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Define Victory, Define Loss

Ben Smith writes at Politico:

Former Sen. Fred Thompson today intensified his party's criticism of President Obama's long deliberation over policy in Afghanistan, announcing that Obama's delay signals that "the war has been lost" and that nothing the president now does will "make any difference."

"It really doesn't matter how President Obama divides the Afghan baby, how he splits the difference between McChrystal and Biden. Because the war has been lost," Thompson said on his radio show today.  "I say this because of one sad and simple fact. The president does not have the will and determination to do what's necessary to win it. His heart's not in it, and never has been. The Taliban knows it. Al Qaeda knows it. Our allies know it. And the American people know it.

"Our enemies are now emboldened and our friends are discouraged. We cannot prevail if the American people are not willing to make the sacrifices necessary for an extended effort. The case has not been made to them to justify this effort. The case can only be made by the president. This president is unable or unwilling to make that case," Thompson said.

Thompson's words seem to lay the groundwork for Republican opposition to further American engagement in Afghanistan, cast here as halfhearted.

"Take your time, Mr. President," Thompson said. Unless you have a total change of heart and mind, it really doesn't make any difference."

The problem for the Republicans was laid by President Bush, who did not clearly define either the enemy or the goals of our war effort. Therefore, any effective Republican response to Obama must also include a repudiation of Bush whose idea of warfare was simply to throw the military at the problem. The Republicans will paint themselves into a corner if their strategy is simply to keep throwing more troops into an untenable situation, with no clear definition of victory.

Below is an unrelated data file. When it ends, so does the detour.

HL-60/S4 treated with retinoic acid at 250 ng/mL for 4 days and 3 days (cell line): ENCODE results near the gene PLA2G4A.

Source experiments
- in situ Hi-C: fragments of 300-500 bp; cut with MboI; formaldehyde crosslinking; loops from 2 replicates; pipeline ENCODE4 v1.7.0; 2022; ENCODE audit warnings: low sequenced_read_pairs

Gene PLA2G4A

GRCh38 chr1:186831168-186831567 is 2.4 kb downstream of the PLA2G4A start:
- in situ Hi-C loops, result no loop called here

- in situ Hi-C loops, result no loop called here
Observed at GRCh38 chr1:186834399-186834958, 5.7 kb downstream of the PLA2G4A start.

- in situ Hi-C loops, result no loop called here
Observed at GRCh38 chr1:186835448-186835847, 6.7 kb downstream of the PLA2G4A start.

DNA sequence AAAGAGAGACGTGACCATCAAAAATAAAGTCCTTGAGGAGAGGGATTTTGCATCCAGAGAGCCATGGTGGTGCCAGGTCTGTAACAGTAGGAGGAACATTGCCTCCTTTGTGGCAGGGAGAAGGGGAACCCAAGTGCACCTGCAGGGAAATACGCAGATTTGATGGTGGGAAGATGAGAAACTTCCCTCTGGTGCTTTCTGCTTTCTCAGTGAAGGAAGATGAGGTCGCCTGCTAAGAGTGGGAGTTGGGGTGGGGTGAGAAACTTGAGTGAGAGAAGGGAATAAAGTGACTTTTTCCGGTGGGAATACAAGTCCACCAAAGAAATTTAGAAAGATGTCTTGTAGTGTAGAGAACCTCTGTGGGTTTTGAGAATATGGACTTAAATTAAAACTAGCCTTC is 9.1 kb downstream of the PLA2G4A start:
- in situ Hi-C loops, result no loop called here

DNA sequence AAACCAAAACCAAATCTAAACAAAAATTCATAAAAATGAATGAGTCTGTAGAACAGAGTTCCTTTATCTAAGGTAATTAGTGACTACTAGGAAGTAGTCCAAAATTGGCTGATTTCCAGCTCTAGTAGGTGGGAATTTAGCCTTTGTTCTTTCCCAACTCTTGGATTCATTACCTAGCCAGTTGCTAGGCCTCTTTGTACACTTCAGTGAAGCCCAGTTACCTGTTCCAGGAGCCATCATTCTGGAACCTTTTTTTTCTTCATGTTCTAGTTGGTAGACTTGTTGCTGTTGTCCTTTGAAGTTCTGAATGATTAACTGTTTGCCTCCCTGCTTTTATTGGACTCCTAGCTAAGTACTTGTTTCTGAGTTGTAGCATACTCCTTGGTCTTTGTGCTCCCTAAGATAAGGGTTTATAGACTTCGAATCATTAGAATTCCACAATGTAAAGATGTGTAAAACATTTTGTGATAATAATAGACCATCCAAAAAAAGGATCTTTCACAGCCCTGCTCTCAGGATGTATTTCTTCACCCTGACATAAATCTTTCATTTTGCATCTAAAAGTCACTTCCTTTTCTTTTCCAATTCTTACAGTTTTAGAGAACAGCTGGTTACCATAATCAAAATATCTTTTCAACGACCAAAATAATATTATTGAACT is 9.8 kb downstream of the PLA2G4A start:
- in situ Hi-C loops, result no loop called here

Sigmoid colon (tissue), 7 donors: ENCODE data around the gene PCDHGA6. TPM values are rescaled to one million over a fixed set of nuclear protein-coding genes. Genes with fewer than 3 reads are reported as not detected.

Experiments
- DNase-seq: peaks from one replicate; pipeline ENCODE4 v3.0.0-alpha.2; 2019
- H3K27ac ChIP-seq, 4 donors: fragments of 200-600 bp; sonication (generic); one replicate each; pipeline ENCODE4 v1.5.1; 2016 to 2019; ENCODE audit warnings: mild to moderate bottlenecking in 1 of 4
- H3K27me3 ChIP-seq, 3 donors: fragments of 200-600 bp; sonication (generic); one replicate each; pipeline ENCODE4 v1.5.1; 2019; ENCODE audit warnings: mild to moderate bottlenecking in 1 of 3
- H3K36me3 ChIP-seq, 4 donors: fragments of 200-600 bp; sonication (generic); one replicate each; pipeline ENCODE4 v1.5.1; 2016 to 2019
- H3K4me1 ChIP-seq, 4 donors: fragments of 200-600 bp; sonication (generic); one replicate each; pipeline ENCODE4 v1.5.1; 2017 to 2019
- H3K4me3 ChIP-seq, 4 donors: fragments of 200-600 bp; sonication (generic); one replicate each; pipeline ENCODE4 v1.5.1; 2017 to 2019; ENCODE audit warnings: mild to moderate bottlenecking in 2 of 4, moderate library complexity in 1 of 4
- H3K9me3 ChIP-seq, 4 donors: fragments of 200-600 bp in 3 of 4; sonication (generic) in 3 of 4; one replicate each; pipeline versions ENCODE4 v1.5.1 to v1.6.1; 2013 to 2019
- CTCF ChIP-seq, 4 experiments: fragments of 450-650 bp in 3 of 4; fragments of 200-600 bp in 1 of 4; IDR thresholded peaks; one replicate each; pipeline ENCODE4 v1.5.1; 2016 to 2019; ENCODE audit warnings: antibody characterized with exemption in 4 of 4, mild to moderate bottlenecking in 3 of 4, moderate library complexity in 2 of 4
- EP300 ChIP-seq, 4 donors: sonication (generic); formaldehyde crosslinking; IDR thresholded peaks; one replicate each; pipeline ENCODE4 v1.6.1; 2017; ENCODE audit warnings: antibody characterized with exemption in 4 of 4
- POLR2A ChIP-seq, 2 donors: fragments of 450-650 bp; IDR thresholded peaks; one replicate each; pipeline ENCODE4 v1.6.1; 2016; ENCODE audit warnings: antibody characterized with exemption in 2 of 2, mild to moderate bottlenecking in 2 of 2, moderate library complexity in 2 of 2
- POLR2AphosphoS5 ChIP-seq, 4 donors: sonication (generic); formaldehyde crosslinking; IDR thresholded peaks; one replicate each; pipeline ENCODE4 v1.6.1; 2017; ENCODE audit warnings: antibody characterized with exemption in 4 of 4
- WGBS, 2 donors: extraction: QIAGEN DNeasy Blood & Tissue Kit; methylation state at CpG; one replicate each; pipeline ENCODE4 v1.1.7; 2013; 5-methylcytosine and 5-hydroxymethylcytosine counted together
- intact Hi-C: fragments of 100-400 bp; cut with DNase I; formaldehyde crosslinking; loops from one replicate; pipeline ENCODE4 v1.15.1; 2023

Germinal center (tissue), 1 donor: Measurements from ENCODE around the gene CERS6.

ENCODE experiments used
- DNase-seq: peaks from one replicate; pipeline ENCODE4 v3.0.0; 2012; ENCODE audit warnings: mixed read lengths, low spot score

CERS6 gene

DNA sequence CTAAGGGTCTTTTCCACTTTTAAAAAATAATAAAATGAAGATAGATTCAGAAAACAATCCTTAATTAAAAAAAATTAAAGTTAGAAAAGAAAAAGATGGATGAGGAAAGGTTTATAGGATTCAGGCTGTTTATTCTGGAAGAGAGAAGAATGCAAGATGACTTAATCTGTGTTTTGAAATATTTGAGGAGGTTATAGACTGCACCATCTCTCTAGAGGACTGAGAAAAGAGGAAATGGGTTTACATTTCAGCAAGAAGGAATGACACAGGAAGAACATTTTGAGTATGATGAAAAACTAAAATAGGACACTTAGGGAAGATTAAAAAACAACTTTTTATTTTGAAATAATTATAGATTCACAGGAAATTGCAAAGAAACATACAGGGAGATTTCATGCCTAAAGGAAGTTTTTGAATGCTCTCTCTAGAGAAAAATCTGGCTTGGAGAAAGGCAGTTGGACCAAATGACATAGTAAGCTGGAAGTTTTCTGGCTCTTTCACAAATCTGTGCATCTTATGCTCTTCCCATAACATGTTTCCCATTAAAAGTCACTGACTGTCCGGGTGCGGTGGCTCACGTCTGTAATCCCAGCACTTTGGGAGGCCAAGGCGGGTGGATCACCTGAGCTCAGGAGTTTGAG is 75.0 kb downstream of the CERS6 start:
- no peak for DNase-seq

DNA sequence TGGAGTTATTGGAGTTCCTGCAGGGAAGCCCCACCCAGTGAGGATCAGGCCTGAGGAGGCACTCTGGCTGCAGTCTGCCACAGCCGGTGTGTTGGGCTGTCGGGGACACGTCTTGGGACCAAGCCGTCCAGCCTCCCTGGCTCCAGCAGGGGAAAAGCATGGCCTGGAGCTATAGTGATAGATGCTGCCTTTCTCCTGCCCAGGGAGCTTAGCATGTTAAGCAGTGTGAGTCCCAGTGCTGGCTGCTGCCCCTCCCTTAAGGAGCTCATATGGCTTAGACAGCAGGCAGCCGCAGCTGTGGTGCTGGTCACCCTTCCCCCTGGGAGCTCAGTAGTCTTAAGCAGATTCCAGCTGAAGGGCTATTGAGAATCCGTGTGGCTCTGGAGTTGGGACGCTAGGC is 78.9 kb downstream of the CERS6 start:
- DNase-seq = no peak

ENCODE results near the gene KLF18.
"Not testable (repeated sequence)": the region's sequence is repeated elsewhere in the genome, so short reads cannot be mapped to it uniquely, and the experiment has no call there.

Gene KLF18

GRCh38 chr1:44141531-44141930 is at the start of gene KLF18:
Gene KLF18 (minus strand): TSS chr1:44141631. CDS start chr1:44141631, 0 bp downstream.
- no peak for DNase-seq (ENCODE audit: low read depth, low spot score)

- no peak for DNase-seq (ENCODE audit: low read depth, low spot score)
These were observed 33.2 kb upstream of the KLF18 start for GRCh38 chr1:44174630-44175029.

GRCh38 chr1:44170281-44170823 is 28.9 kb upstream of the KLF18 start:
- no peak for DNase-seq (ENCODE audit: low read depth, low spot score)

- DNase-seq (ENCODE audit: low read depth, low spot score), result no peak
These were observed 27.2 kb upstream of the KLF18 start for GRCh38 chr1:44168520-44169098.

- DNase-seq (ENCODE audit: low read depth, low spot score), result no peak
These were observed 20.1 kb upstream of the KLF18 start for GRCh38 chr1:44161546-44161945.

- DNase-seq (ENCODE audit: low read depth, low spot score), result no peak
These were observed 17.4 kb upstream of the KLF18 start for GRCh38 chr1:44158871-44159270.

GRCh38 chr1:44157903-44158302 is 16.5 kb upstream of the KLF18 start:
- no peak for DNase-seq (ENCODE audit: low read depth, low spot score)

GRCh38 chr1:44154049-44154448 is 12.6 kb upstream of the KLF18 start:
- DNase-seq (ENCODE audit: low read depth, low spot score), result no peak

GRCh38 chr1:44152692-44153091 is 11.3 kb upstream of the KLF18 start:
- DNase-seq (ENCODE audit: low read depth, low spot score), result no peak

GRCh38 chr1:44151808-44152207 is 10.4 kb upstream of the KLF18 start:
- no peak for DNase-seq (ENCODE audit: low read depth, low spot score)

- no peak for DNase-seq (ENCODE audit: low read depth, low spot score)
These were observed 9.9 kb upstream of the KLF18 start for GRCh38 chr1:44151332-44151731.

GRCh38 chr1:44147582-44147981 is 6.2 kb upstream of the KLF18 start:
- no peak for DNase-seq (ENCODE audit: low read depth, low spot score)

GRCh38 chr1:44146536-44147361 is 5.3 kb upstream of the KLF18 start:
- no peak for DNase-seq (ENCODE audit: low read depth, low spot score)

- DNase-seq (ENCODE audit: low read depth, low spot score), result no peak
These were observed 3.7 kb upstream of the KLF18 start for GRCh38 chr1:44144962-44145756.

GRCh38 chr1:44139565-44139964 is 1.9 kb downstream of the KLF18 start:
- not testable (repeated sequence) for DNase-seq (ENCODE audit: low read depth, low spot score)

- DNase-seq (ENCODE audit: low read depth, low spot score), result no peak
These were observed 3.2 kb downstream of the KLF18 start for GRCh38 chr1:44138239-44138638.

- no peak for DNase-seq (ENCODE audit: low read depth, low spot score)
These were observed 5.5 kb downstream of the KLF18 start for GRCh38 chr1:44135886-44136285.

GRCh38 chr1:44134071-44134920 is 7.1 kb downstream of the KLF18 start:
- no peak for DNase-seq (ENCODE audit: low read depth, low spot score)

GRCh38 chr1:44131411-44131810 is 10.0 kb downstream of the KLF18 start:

The question is, is "stablity" in Afghanistan and Iraq really in America's best interest? As Hugh Fitzgerald has argued for years, a low level conflict in Iraq between Sunni and Shia and among the different ethnic groups, Kurds and Arabs, is not necessarily a bad thing from a Western point of view. Neither is tribal conflict in Afghanistan necessarily inimical to American interests. We have to give up the idea that either of these states will ever be America's long-term allies. Different groups will use us to their advantage, like the Shi'a have used us in Iraq, and Karzai's faction has used us in Afghanistan, but we need to take a step back and re-evaluate our interests. We should not require our troops to sacrifice themselves for their interests. That way madness lies.